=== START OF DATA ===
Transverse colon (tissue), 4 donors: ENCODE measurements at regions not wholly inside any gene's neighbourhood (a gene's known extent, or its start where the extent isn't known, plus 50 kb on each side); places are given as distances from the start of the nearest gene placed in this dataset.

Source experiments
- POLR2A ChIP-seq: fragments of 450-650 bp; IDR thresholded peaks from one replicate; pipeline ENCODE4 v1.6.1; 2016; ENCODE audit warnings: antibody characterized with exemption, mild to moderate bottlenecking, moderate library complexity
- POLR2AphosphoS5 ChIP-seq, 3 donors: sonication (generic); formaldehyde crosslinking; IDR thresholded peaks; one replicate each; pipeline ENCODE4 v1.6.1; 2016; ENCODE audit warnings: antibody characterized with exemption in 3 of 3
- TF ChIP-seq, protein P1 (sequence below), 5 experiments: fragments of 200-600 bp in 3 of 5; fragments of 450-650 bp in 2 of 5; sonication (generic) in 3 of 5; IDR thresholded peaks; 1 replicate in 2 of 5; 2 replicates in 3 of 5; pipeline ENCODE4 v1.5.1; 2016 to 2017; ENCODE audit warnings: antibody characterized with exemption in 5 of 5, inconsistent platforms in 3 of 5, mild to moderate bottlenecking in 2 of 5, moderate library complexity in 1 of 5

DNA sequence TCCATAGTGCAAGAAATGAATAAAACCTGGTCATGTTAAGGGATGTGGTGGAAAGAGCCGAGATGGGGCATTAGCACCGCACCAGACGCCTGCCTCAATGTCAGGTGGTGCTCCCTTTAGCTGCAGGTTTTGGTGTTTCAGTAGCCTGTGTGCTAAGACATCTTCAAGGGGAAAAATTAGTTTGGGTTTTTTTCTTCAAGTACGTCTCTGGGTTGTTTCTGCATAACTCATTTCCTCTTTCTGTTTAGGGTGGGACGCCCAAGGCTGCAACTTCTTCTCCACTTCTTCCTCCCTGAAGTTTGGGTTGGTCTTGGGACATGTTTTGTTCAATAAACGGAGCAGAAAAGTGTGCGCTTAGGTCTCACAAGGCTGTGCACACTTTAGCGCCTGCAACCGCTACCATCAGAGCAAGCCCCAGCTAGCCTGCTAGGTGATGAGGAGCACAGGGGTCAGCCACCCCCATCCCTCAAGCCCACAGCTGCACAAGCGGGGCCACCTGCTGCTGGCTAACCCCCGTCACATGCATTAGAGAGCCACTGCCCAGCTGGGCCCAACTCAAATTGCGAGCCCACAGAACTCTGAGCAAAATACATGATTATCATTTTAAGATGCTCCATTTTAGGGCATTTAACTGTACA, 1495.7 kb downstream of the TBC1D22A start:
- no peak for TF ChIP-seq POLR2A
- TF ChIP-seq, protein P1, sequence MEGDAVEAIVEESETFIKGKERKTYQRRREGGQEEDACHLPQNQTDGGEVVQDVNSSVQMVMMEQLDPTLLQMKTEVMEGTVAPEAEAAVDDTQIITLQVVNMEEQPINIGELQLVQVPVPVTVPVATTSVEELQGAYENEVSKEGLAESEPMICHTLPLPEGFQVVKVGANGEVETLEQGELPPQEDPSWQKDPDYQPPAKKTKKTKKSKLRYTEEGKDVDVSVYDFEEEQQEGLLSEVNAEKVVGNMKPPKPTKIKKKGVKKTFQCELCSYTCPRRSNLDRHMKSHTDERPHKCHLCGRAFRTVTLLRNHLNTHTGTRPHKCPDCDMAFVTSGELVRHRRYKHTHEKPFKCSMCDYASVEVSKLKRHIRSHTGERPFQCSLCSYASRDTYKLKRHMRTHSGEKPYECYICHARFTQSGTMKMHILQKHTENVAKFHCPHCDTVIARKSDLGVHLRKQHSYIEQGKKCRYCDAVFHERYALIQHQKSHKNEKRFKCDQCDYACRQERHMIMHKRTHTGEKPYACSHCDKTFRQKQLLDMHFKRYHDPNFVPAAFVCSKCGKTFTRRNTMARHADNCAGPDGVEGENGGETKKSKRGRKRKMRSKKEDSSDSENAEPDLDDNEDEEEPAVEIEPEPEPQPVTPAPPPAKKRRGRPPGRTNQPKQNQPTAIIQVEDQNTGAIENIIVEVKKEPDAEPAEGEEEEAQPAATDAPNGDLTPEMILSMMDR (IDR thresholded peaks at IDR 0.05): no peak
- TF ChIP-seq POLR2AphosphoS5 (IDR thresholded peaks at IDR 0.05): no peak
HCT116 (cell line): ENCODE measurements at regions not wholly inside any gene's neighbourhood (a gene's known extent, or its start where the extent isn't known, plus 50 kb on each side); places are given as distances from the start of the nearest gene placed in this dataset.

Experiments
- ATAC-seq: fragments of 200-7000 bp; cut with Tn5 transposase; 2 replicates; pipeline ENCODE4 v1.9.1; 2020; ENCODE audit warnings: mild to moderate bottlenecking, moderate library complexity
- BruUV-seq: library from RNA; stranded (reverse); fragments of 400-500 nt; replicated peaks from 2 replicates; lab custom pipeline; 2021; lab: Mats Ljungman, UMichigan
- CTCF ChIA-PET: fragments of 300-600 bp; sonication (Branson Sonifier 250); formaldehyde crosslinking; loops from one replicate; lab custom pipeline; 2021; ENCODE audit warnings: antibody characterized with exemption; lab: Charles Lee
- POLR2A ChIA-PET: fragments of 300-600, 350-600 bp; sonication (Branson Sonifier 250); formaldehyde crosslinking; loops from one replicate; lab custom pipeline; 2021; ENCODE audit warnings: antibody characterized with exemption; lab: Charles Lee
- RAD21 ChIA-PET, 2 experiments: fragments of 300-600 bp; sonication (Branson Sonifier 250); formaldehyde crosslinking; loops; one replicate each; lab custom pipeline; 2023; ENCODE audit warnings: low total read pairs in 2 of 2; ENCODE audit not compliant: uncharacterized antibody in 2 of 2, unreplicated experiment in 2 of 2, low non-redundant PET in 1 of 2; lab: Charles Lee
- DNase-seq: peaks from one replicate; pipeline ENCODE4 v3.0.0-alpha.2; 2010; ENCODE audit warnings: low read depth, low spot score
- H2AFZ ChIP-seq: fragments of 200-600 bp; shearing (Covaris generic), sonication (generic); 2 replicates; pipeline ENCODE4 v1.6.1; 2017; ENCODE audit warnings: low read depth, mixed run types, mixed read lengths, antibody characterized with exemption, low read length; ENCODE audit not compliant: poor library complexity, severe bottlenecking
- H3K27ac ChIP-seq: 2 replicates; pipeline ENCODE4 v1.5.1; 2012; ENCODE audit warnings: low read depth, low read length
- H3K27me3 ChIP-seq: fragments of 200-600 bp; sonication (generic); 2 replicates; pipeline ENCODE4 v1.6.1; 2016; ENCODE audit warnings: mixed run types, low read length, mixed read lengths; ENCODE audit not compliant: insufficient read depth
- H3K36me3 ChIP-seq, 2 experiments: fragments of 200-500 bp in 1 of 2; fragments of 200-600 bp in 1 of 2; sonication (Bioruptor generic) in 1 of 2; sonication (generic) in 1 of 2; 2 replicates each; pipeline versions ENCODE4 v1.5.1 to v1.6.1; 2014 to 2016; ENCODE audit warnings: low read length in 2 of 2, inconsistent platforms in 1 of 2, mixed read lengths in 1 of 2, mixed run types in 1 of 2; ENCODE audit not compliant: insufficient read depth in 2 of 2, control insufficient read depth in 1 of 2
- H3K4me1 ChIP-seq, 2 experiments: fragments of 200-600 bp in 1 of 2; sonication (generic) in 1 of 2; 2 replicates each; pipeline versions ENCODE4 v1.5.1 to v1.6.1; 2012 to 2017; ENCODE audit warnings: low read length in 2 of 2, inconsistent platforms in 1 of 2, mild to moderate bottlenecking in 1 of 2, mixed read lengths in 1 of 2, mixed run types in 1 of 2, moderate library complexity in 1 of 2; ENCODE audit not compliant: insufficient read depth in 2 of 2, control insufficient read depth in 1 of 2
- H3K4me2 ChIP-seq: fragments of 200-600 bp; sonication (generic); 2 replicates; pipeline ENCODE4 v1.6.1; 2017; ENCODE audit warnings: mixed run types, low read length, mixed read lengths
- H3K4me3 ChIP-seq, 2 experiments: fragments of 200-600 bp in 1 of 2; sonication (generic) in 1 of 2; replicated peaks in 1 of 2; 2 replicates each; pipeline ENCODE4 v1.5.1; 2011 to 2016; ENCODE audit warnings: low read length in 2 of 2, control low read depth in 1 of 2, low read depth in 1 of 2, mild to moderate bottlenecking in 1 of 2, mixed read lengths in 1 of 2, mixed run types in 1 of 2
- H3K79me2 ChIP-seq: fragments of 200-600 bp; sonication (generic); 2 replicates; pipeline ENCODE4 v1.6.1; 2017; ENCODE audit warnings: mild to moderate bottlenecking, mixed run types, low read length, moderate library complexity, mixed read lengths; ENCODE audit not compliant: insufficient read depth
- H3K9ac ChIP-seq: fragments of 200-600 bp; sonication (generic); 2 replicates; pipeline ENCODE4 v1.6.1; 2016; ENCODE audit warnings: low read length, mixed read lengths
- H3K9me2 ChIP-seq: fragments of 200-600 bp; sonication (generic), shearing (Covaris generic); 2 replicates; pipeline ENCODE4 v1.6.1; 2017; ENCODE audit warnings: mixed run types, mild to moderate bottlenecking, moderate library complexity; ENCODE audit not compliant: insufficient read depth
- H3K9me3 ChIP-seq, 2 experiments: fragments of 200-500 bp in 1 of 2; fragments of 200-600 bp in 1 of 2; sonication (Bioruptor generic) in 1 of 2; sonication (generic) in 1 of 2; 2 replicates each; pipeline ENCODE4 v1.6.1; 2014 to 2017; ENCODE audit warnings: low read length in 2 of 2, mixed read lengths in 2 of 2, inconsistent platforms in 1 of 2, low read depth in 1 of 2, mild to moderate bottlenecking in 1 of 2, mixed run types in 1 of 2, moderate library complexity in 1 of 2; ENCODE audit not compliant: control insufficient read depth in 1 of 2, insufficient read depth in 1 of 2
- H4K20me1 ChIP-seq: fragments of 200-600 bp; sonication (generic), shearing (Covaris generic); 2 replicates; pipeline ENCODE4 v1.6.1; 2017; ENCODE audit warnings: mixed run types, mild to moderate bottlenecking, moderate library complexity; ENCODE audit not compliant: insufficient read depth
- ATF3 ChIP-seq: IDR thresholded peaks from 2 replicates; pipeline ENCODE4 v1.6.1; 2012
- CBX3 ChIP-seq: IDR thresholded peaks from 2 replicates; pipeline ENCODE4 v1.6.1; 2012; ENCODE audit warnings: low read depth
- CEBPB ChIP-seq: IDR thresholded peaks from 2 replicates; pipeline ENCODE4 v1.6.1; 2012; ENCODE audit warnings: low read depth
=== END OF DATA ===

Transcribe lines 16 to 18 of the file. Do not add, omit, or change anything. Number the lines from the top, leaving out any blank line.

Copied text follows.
- RAD21 ChIA-PET, 2 experiments: fragments of 300-600 bp; sonication (Branson Sonifier 250); formaldehyde crosslinking; loops; one replicate each; lab custom pipeline; 2023; ENCODE audit warnings: low total read pairs in 2 of 2; ENCODE audit not compliant: uncharacterized antibody in 2 of 2, unreplicated experiment in 2 of 2, low non-redundant PET in 1 of 2; lab: Charles Lee
- DNase-seq: peaks from one replicate; pipeline ENCODE4 v3.0.0-alpha.2; 2010; ENCODE audit warnings: low read depth, low spot score
- H2AFZ ChIP-seq: fragments of 200-600 bp; shearing (Covaris generic), sonication (generic); 2 replicates; pipeline ENCODE4 v1.6.1; 2017; ENCODE audit warnings: low read depth, mixed run types, mixed read lengths, antibody characterized with exemption, low read length; ENCODE audit not compliant: poor library complexity, severe bottlenecking